Arthur Miller's Autobiographical Play A Memory of Two Mondays
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The last date listed for A Memory of Two Mondays was Sunday August 28, 2011 / 2:00pm.
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Reviews & Ratings
Featured review from Bernadette G.
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We really enjoyed this performance which generated a discussion among the three of us (seniors) relating to the Depression, worker's rights, leaving a place of employment, collective family memory of hard times etc., so I would say that the subject matter was well presented. We liked the play itself and the actors (full cast) really all did a wonderful job! Particularly enjoyed the two actors who represented an Irish immigrant and Gussie. Very enjoyable afternoon of theater.
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Arthur Miller at his best.
Lively play, lots of action going on at all times.
Well cast, actors were quite accomplished.
Scenic design was great, loved all the old-time props and decorations.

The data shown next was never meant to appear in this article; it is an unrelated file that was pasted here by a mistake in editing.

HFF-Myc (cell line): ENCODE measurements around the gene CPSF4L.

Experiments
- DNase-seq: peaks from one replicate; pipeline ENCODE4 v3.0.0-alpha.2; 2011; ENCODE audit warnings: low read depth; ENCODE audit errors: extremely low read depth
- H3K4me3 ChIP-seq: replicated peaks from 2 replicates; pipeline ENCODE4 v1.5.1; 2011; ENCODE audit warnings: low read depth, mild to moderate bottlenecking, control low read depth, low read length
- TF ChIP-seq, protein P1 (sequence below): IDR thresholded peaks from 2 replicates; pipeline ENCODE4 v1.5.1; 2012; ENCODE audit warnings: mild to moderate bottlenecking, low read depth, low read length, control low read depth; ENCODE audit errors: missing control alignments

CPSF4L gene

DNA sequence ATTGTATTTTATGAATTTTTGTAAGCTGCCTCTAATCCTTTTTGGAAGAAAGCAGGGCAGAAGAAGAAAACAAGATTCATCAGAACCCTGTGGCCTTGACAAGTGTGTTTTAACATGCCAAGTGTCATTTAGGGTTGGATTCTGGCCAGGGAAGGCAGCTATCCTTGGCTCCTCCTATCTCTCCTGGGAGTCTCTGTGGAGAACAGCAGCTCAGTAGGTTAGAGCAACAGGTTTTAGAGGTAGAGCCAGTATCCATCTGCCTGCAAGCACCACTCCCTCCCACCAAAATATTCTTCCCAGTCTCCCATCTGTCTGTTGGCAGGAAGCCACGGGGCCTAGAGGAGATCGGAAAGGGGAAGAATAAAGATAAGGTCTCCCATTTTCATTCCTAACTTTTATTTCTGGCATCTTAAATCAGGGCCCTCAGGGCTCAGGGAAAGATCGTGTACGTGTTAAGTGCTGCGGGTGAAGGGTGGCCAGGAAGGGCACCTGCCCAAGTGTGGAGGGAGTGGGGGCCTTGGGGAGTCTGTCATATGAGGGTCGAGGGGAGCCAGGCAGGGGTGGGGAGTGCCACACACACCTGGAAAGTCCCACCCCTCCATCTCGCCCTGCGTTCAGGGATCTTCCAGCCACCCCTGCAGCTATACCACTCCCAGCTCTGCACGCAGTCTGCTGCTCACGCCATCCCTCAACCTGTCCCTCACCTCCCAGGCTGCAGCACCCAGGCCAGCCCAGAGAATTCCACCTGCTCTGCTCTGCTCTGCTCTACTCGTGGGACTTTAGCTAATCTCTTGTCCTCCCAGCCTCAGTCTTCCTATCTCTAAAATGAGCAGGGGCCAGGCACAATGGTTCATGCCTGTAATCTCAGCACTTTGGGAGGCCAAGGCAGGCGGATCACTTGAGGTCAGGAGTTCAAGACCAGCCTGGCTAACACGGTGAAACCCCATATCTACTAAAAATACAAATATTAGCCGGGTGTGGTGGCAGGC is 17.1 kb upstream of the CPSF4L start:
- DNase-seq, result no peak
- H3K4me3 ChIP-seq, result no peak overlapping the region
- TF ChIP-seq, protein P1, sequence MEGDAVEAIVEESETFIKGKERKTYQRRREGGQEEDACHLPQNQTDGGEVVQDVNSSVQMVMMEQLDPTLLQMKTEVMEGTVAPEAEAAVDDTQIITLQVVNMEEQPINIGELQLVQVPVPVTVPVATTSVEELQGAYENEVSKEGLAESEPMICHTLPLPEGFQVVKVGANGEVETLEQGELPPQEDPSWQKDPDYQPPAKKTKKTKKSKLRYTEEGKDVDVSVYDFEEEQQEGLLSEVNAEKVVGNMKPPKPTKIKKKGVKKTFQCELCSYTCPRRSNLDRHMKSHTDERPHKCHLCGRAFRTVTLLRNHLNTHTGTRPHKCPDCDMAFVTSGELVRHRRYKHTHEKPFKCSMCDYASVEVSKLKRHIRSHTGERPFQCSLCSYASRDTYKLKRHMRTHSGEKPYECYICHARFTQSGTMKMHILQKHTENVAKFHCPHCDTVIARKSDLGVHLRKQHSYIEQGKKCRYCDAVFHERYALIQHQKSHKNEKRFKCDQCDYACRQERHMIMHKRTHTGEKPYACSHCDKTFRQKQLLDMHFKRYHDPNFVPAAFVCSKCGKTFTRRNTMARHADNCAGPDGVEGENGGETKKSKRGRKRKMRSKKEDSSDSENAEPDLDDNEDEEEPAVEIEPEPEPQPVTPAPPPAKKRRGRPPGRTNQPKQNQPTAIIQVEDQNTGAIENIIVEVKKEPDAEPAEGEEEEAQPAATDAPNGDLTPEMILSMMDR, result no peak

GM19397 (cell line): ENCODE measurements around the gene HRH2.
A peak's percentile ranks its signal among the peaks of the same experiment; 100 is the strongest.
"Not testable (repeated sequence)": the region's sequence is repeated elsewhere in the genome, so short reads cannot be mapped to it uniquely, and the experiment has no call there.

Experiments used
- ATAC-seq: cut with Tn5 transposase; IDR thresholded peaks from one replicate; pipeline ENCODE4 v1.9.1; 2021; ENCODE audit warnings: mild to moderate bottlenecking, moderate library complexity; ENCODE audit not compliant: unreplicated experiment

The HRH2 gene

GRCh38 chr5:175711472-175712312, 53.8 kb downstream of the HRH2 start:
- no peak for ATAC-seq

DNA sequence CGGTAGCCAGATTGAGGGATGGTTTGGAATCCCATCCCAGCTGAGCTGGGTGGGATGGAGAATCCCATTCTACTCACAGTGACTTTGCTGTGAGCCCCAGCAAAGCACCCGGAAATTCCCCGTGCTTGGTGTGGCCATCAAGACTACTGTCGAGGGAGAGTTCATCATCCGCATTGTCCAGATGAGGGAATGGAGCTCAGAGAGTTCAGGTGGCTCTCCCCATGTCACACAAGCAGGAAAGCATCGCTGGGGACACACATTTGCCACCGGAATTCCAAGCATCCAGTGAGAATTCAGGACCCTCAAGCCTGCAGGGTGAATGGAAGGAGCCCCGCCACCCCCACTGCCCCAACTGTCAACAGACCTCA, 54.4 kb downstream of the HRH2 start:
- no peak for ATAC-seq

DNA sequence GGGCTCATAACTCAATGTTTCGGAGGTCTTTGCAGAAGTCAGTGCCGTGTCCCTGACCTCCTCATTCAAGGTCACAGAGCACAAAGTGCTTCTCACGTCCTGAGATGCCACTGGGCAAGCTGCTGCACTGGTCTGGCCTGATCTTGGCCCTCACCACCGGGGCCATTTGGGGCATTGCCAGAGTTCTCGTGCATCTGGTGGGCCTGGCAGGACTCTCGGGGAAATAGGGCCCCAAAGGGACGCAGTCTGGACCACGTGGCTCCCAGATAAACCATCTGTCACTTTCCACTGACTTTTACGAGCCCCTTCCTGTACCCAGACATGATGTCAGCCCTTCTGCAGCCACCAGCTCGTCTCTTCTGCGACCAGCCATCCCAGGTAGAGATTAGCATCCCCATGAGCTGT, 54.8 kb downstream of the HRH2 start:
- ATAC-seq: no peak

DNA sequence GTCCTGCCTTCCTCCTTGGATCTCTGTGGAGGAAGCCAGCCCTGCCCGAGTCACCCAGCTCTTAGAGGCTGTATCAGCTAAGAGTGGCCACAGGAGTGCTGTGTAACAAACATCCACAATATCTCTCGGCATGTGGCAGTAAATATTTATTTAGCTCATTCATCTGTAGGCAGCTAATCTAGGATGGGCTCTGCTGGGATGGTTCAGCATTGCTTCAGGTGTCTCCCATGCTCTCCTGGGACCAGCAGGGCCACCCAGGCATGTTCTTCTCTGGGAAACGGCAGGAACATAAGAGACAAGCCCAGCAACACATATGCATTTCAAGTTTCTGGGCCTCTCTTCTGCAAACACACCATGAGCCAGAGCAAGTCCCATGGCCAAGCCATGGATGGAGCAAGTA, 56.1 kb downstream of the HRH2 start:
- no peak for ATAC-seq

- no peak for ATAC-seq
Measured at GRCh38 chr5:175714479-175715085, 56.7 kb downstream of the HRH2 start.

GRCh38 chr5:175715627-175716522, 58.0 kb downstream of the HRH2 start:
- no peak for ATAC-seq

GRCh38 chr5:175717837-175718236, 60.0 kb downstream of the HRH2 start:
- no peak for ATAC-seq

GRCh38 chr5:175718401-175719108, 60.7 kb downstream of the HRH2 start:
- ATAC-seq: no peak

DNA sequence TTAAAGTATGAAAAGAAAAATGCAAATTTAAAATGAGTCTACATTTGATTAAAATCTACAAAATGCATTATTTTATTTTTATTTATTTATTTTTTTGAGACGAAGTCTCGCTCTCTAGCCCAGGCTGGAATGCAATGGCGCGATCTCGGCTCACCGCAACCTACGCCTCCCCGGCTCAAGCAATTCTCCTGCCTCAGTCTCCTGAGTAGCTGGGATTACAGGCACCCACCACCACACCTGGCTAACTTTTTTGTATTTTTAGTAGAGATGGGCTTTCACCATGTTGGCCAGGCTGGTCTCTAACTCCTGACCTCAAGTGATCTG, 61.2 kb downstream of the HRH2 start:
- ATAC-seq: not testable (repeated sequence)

Highly recommend, go see for yourself!
Quotes & Highlights
“Excellent direction…wonderful cast. A play you will definitely remember long after you leave the theater” —Examiner.com
“All the actors, under the scrupulous direction of Amelia Mulkey, are uniformly excellent. Watch next year’s Ovation Awards here in L.A. for kudos for this outstanding ensemble production.” —Santa Monica Daily Press
“The Ruskin Group takes on one of Arthur Miller’s lesser known plays and manages to make it into a powerhouse presentation, primarily because of the tight direction by Amelia Mulkey and the wonderfully committed performances by the large cast.” —ReviewPlays.com
“This is a must see, drop everything, go there now production!” —SoCal
Directed by Amelia Mulkey
Arthur Miller’s autobiographical play will be staged at the Ruskin Group Theatre for a limited time. The play elegantly, and hilariously at times, depicts the way a common experience can bond people together.
Miller says of the era, “There were two occasions when Americans lived through a common experience, not in the first world war or even the second, or in Korea, or even Vietnam, but in the Civil War and the Great Depression, that is when everybody was in the same boat…and perhaps we understood each other a little bit better then.”
Set during a time of 25% unemployment, Miller’s play conjures the dreams of a young man yearning for a college education and a life beyond the hopelessness of the 1930s Great Depression. Originally produced on Broadway in 1955, this piece draws from the playwright’s own experiences, and focuses on several working-class characters diligently earning a living in a Brooklyn automobile parts warehouse. The Broadway revival production was recognized with 9 Drama Desk Award nominations, a Tony, and Theatre World Award.